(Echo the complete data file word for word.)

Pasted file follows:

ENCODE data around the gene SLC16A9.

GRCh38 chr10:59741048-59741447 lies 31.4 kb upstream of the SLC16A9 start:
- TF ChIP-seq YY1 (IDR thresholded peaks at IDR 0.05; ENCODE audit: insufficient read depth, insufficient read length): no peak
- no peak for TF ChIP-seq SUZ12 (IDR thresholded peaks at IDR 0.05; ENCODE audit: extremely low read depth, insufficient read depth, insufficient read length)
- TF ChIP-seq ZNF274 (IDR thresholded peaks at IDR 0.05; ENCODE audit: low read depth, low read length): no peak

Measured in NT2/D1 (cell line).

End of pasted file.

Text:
ENCODE data around the gene SLC16A9.

GRCh38 chr10:59741048-59741447 lies 31.4 kb upstream of the SLC16A9 start:
- TF ChIP-seq YY1 (IDR thresholded peaks at IDR 0.05; ENCODE audit: insufficient read depth, insufficient read length): no peak
- no peak for TF ChIP-seq SUZ12 (IDR thresholded peaks at IDR 0.05; ENCODE audit: extremely low read depth, insufficient read depth, insufficient read length)
- TF ChIP-seq ZNF274 (IDR thresholded peaks at IDR 0.05; ENCODE audit: low read depth, low read length): no peak

Measured in NT2/D1 (cell line).